Click OK and Call Me in the Morning — How Online has Changed Shopping for Meds

Online medicationSocial media have been on about the New Normal since the start of the pandemic. People are still looking forward to a time where quarantines and lockdown orders are things of the past.

But no one has much idea of what form that “normal” might take. According to studies and surveys of consumer behaviour, looking for the end of the pandemic has fundamentally changed the game.

For businesses, it is important to understand these changes. Priorities between hygiene and convenience could alter the trajectory of certain enterprises that have previously run without issue.

One sector that has faced severe disruption has been the pharmaceutical industry. Setting aside the impact of the vaccines and vaccine-distribution, the world of e-pharmaceuticals has exploded. Items sold by online pharmacies rose by 45 percent in the UK, from 29 million items in 2019 to 42 million items in 2021. While this may seem like a drop in the ocean when compared to traditional brick-and-mortar pharmacies — just 4.1 percent of all items came from distance-selling pharmacies — this could be set to grow.

In a survey run by McKinsey, two shifts in consumer behaviour could help to sustain the rise in e-pharmaceuticals. The rise in preference of e-commerce combined with the decrease in satisfaction of in-person shopping due to the risks and hassle of “safe” shopping, show a shift to online.

The past year has seen a general rise in online alternatives, as Amazon can contest. The extended time spent away from traditional stores has highlighted the benefits of online alternatives.

McKinsey points out that consumer priorities have changed, and people are prioritising health and hygiene. With more health-conscious decisions, the expectation is that more over-the-counter medications will be bought from e-pharmacies.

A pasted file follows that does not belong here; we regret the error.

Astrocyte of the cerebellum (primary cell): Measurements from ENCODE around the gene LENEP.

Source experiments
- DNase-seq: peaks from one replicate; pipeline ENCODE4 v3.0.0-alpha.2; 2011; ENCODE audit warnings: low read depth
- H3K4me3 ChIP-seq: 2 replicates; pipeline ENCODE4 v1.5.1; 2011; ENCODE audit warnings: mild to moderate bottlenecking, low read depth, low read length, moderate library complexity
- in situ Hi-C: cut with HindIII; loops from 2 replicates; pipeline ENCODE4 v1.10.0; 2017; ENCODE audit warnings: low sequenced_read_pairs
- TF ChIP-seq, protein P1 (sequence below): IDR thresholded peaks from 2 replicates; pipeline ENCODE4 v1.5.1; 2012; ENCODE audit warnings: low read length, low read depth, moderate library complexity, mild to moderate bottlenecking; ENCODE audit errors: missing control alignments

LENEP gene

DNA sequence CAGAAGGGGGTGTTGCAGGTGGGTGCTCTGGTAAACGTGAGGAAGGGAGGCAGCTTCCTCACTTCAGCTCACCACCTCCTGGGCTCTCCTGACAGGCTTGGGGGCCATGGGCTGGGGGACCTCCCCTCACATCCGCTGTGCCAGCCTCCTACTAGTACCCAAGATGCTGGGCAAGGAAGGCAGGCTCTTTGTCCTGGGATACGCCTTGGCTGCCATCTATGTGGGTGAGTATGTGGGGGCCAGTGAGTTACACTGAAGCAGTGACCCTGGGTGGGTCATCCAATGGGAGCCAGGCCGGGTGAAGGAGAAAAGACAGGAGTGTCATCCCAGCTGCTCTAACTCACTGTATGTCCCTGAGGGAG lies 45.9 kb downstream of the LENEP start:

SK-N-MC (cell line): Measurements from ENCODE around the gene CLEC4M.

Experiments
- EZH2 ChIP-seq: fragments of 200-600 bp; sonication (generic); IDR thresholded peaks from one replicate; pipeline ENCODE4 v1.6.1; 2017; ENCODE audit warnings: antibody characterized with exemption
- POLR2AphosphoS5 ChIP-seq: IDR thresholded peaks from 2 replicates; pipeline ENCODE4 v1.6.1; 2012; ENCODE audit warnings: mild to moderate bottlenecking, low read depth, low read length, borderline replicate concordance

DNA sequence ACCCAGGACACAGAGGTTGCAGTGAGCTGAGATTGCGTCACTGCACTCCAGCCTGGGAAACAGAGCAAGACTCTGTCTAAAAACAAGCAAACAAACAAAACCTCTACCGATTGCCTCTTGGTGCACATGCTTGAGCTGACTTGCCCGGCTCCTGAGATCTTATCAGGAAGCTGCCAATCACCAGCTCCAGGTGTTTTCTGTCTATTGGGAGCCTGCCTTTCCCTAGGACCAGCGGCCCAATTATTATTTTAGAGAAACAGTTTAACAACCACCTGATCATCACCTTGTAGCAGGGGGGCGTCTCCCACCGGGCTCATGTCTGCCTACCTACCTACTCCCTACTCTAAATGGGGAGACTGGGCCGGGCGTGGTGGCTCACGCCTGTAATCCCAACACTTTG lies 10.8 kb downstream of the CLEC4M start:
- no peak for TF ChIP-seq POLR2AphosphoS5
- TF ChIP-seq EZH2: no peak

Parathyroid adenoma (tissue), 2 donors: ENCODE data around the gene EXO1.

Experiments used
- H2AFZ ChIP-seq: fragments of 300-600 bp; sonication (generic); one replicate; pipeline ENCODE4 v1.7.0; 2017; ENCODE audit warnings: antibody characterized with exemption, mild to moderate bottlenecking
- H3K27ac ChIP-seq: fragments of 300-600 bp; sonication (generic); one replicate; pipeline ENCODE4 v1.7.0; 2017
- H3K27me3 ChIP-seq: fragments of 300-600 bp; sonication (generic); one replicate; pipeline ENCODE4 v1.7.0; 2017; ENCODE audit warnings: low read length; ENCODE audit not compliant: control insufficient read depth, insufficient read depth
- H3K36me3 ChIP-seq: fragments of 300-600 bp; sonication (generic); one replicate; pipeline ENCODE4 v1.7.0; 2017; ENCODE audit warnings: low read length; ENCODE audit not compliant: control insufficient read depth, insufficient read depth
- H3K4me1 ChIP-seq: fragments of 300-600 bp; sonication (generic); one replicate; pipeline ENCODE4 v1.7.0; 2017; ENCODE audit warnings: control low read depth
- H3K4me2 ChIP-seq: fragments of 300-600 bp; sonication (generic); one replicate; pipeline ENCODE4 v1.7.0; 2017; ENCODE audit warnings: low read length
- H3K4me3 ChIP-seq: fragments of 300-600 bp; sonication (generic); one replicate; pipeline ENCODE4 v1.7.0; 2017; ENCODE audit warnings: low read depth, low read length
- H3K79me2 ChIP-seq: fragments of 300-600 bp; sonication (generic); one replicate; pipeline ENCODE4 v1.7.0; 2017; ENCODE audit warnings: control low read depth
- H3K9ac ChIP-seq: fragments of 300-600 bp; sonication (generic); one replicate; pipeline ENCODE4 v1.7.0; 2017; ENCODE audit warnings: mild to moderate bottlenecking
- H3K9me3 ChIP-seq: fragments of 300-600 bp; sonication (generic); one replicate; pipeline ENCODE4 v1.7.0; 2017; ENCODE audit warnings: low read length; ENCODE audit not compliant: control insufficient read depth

This provides a new way to sell medications, and it is not limited to the UK. In 2018, Amazon made headlines due to its acquisition of medication packing company PillPack. It has since begun to sell medicine via its website. In a country like the US, with a mainly privatised healthcare system, a more convenient, cheaper and faster option is always popular.

Combining prescription medicines with Amazon Prime subscriptions, the company offers discounted meds at competitive prices.

India has also seen disruptive companies enter the market space. Services such as Netmeds and PharmEasy show how the new interest in e-commerce could translate to a rise in e-sales in other countries.

While the market is entering an interesting time, there is concern among some healthcare experts. In an interview with The Pharmaceutical Journal, the CEO of the Association of Independent Multiple Pharmacies, Leyla Hannbeck, warned that online pharmacies “were not familiar with local GPs, while local pharmacists are”.

Hannbeck also worries that online pharmacies will be taking trade from physical stores. “Pharmacies in the UK are paid from the same pot,” she says, “whether they are online or on the high street. Because of this, they do not suffer from the same high costs — and the extra profit generated will instead be passed into the hands of shareholders.”

The promise of better access to cheaper and more convenient healthcare will probably become a selling point. Combined with the changes in consumer preferences and priorities, things could well be angling healthcare and medication shopping towards the net.

By Yogesh Patel


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